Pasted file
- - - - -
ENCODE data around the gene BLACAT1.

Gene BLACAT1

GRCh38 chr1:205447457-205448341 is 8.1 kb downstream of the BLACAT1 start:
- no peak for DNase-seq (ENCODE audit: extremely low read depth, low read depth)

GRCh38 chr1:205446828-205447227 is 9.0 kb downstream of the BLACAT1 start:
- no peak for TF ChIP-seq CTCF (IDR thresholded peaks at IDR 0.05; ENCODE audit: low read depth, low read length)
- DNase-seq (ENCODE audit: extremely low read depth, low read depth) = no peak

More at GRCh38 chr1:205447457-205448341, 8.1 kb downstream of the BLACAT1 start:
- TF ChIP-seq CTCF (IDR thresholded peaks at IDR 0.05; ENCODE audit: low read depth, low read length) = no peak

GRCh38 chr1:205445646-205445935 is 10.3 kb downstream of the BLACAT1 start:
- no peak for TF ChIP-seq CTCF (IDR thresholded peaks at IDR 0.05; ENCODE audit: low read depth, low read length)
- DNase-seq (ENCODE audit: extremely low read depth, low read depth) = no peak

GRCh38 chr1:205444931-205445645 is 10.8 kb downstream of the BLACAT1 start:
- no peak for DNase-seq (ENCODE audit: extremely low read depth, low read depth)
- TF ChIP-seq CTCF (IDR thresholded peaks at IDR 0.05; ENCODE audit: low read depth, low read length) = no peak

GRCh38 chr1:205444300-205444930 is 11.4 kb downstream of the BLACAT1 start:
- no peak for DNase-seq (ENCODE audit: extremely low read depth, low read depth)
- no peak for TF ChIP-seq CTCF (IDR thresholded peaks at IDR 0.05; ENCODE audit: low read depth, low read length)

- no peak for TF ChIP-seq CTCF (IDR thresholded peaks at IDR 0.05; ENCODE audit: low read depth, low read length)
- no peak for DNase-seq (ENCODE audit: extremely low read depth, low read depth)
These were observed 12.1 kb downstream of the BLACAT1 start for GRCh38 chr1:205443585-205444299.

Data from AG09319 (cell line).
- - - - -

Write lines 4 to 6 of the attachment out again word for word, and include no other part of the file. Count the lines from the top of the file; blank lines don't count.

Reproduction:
- no peak for DNase-seq (ENCODE audit: extremely low read depth, low read depth)

GRCh38 chr1:205446828-205447227 is 9.0 kb downstream of the BLACAT1 start:
- no peak for TF ChIP-seq CTCF (IDR thresholded peaks at IDR 0.05; ENCODE audit: low read depth, low read length)